Monday, July 25, 2011
#338 Johnny Wockenfuss
Who is this player?
John Wockenfuss, utility, Detroit Tigers
To merely designate John Wockenfuss a catcher as his 1980 Topps card indicates, would not accurately describe Wockenfuss' contributions to his ballclub. Appearing in a career-high 126 games, "Johnny B." would see action at catcher, first base, designated hitter and two outfield positions. His versatility allowed him to see action nearly every day and 1980 was by far the best statistical season of his career. A popular fan favorite, Wockenfuss was very handy for the Detroit Tigers.
Born in West Virginia, John Wockenfuss was a very late round selection of the Washington Senators in 1967 and signed for $500. He began his professional career as an outfielder and switched to catcher at Double-A Pittsfield in 1972. Johnny promptly led the Eastern League in putouts, assists and chances accepted that season. The following season, the Senators, now the Texas Rangers, included him in a trade that brought Jim Bibby to Texas. Before 1973 was over, he was traded again, this time to the Detroit Tiger organization.
It was with the Tigers that Wockenfuss earned his name in the majors. He broke in during the 1974 season and tied a major league record with an unassisted double play on June 21, 1975. With the Tigers in a position of transition with the retirement of Bill Freehan, Wockenfuss initially saw action behind the plate. In time, however, his versatility at several positions made him a valuable asset.
In 1977, he established his unique batting stance, which can be viewed here. After the 1980 season, he never saw as much action in a single season yet nonetheless was a very popular player. As the captain of the "Riders of the Lonesome Pine," Wockenfuss was the unofficial leader of Tiger reserves such as Champ Summers, Mick Kelleher, Lynn Jones and Stan Papi. As the Tigers of the early 1980s improved Wockenfuss felt that he was instrumental to their success and should be paid accordingly. When he wasn't, his frustration boiled over to the media when he called his teammates "clowns" during Spring Training 1984.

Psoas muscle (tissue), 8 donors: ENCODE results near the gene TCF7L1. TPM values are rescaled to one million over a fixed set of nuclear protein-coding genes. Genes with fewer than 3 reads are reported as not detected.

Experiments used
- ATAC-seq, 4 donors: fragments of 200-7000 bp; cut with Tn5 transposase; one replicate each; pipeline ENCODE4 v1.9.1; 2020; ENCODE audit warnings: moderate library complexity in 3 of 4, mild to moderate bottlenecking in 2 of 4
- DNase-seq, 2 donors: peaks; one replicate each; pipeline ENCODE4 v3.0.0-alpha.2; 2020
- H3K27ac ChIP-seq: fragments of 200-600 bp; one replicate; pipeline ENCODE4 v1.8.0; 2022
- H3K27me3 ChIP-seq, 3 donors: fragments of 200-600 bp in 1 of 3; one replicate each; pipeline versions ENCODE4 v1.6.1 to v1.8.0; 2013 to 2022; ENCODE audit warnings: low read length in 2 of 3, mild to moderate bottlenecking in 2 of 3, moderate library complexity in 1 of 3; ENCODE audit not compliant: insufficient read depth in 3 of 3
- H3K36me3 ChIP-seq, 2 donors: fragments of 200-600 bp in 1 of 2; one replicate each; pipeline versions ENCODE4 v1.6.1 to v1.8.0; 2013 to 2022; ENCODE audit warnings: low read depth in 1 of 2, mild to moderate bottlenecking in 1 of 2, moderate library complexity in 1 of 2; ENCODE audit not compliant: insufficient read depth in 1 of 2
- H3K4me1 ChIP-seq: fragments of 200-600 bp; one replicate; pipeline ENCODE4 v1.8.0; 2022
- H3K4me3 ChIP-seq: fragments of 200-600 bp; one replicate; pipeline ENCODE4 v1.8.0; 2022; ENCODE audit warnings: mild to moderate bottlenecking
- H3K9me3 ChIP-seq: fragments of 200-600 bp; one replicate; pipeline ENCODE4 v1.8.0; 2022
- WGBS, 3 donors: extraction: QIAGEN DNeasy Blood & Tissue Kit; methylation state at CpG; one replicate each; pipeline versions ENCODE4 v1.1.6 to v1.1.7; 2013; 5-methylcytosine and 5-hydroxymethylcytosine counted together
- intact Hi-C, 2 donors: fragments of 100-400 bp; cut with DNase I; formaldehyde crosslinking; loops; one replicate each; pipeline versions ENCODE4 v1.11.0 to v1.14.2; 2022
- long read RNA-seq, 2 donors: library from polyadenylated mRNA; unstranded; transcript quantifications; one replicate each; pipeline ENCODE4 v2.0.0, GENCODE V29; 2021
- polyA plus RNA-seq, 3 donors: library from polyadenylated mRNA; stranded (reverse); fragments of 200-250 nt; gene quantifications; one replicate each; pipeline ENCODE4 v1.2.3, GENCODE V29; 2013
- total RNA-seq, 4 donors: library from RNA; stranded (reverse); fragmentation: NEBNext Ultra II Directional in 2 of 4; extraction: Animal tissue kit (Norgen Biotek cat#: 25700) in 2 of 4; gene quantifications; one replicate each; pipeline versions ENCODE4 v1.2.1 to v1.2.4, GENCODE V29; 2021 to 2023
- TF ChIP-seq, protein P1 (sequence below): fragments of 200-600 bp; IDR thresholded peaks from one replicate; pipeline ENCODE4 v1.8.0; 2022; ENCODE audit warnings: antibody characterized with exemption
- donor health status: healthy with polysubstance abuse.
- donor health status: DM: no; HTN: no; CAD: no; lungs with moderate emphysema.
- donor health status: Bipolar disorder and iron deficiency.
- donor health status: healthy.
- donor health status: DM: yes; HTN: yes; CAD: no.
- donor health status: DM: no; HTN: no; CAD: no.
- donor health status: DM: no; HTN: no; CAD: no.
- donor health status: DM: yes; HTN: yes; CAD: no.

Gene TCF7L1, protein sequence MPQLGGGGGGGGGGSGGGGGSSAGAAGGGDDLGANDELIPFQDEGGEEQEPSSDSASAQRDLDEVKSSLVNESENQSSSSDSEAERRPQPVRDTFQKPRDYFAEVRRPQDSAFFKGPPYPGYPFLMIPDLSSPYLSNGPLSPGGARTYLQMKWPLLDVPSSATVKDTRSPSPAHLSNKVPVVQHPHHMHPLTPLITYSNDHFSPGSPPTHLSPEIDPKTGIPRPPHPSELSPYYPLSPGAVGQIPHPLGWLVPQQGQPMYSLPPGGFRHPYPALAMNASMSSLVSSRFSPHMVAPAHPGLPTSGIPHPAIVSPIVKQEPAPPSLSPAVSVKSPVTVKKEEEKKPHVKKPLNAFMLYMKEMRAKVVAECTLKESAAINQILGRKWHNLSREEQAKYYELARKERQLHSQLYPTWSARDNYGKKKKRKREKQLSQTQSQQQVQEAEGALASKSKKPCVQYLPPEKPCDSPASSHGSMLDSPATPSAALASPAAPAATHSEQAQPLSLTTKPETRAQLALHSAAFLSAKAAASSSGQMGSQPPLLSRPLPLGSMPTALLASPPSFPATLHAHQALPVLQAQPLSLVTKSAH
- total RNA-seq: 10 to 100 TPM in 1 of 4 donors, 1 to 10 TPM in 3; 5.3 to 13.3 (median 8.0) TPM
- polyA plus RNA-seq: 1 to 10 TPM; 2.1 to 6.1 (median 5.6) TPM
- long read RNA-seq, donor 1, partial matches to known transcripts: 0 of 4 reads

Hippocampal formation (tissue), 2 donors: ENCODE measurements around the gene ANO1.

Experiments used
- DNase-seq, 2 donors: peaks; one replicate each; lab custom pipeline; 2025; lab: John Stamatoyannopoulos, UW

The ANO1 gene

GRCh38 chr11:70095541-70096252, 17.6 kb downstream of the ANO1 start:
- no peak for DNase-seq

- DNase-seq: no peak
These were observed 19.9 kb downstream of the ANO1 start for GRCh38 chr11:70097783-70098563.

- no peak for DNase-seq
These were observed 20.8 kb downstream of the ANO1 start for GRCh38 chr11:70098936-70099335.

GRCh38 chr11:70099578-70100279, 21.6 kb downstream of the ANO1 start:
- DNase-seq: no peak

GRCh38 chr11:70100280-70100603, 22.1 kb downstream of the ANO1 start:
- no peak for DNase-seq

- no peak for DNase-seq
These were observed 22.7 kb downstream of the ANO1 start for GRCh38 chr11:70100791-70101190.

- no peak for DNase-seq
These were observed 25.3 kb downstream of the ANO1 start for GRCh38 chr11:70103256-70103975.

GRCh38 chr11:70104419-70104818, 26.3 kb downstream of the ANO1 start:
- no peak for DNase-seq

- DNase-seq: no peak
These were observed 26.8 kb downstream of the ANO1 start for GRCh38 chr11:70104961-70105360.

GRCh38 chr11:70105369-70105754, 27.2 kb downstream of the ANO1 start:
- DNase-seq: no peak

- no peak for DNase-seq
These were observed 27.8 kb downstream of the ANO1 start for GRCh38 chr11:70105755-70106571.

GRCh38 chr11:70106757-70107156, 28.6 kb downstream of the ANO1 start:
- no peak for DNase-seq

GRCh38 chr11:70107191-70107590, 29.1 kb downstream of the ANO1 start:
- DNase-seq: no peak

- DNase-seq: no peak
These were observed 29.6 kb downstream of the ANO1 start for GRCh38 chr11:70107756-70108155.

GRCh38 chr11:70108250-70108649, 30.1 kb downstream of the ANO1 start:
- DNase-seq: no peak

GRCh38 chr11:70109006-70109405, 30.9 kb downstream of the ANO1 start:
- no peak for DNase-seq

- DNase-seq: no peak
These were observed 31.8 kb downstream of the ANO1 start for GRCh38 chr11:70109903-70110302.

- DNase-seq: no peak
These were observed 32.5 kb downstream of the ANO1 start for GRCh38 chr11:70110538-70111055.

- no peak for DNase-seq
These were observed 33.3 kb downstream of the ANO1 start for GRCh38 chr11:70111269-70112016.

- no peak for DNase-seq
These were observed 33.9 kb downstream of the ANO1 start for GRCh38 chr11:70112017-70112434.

His displeasure known, the Tiger brass made it a point to trade him before the season began. With Glenn Wilson, Wockenfuss was traded to the Philadelphia Phillies for Willie Hernandez and Dave Bergman. Hernandez would become the Cy Young and MVP in 1984 and Bergman a valuable role player. Wockenfuss played two seasons in Philly, retiring after 12 years in 1985. Johnny managed in the minor leagues for several years with the Pirate and Tiger organizations and today operates a baseball instructional school in Maryland.
Why I love this card
I cannot overstate how popular John Wockenfuss was in the Detroit area when I was growing up. Maybe it was the batting stance which invariably, every kid copied during pickup games. Maybe it was because he was known by his middle initial. Maybe it was the blue collar, play-everyday-wherever-I'm-asked attitude that resonated with Detroiters. I always felt a little bad for Wockenfuss that he missed out on the 1984 season and a World Championship. He got a little revenge in 1989 when at age 40 he pitched 5 innings and earned the win in relief in a Toledo Mud Hens exhibition against the Tigers.
Check out the youtube link of Wockenfuss' stance. I happend to be the guy that posted it. I don't want to toot my own horn, but...toot, toot.